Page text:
The Church and China: the point of Father Antonio Spadaro
On September 22, 2018, the Vatican press office issued an official statement informing it of the signing of a provisional agreement on the appointment of bishops between the Holy See and the People’s Republic of China. This event undeniably represents one of the most “high” moments of Vatican diplomacy and the pontificate of Pope Francis.
We talked about it with Father Antonio Spadaro, director of “ La Civiltà Cattolica “. Father Spadaro is one of the leading experts on Sino-Vatican relations and recently published a text concerning precisely the relations between the Holy See and China : “The church in China: a future to write.”
Father Spadaro, what did the provisional agreement for the appointment of bishops signed in September 2018 between the Holy See and the Chinese Government entail? What goals have been achieved? Will there be the possibility of seeing the two Churches united, the so-called Clandestina and the one recognized by the Government?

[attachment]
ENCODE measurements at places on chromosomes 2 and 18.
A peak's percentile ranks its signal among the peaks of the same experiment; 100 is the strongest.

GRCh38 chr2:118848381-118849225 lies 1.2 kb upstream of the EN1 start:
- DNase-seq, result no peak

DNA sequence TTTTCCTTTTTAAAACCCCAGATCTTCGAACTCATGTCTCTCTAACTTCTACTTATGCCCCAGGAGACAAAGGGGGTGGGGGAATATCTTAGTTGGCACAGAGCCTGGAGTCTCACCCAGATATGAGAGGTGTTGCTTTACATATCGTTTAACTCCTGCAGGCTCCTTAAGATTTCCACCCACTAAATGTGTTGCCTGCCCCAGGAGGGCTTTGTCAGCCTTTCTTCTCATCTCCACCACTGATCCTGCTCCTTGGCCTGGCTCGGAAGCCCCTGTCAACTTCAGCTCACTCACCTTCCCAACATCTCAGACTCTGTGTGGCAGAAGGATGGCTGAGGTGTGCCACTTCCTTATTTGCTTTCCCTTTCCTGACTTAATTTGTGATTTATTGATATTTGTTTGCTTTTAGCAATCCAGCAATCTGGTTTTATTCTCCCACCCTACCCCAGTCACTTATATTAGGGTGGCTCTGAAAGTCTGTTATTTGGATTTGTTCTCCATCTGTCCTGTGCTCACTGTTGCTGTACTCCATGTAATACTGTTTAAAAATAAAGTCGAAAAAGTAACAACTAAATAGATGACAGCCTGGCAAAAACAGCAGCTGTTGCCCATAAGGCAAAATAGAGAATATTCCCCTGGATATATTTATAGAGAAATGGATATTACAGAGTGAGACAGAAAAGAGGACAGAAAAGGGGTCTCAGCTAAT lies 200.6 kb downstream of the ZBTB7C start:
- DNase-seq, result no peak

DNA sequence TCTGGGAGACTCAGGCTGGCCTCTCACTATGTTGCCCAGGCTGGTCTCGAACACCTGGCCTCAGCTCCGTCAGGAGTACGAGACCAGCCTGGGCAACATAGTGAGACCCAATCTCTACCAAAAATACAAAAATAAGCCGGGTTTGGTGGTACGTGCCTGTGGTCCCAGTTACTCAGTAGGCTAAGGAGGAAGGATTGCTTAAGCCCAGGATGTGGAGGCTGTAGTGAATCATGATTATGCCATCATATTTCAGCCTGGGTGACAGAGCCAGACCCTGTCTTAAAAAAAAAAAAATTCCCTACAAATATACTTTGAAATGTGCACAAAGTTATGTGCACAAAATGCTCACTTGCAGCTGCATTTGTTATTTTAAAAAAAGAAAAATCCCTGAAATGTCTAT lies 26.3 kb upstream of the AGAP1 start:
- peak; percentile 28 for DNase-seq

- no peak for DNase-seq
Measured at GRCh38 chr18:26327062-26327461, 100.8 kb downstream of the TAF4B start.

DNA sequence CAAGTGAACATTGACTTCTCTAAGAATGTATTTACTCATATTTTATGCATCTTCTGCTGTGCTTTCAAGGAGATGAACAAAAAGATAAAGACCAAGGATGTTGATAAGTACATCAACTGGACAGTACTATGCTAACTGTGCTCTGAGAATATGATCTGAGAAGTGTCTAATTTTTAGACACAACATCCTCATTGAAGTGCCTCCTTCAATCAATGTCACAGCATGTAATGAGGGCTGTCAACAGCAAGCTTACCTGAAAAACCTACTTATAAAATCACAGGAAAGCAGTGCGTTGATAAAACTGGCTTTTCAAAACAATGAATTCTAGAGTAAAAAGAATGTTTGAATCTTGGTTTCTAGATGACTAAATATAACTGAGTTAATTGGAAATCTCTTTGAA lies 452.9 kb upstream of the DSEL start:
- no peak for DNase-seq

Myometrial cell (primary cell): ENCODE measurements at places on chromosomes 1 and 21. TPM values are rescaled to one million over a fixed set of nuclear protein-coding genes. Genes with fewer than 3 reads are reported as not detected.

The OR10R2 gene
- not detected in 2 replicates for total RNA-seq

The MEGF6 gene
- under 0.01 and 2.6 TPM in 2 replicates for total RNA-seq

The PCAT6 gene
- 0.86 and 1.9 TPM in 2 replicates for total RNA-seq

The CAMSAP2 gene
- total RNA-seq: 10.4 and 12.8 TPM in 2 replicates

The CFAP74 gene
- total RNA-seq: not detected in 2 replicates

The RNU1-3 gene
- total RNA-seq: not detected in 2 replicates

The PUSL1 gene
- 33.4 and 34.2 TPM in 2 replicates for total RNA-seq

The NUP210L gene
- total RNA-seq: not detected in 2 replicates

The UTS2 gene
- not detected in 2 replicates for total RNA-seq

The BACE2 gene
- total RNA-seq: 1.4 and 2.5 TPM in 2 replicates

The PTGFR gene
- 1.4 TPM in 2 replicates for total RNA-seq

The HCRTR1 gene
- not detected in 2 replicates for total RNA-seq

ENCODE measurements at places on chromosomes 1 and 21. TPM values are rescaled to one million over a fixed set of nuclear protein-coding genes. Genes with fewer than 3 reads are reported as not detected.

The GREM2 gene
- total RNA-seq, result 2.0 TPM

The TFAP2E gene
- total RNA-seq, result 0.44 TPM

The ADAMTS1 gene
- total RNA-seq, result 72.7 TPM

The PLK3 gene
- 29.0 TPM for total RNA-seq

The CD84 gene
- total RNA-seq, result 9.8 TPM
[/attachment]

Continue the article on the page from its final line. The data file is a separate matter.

The interim agreement between the Holy See and China is a very important agreement, because it clearly recognizes the fundamental role of the Pope in the choice of bishops in China . This had never happened in recent times, and is the element of difference compared to the past, as it goes in a direction that is not exactly that of the Chinese Constitution, because the Pope, after all, represents the head of a different state, of a foreign state. It must be clear, however, that this is a pastoral recognition . The provisional agreement, in fact, is not a diplomatic or political agreement, nor an agreement on religious freedom in China. This agreement is all the more important because today we experience a growth in the desire for spirituality in the Chinese state, especially for Christianity, which is growing rapidly. One of the elements of non-growth, however, was the division. But not between a “Church” Clandestina and an official “Church”.There have never been two separate churches in China! If anything, there have been two “communities” of the faithful who, at this point, are no longer divided. In fact, all the Bishops, thanks to this agreement, are in communion with the Pope and are in communion with each other . This is the great step from the point of view of the Catholic Church, that is, there is a community that is unique, in which even the pastors who are in charge of the Dioceses are in communion with the pontiff and between them.These are the basic steps. Is it a definitive agreement, closed, perfect? No, absolutely, but we are moving in a direction that is the right one and hopefully will allow us to move forward in relationships and above all to grow in trust.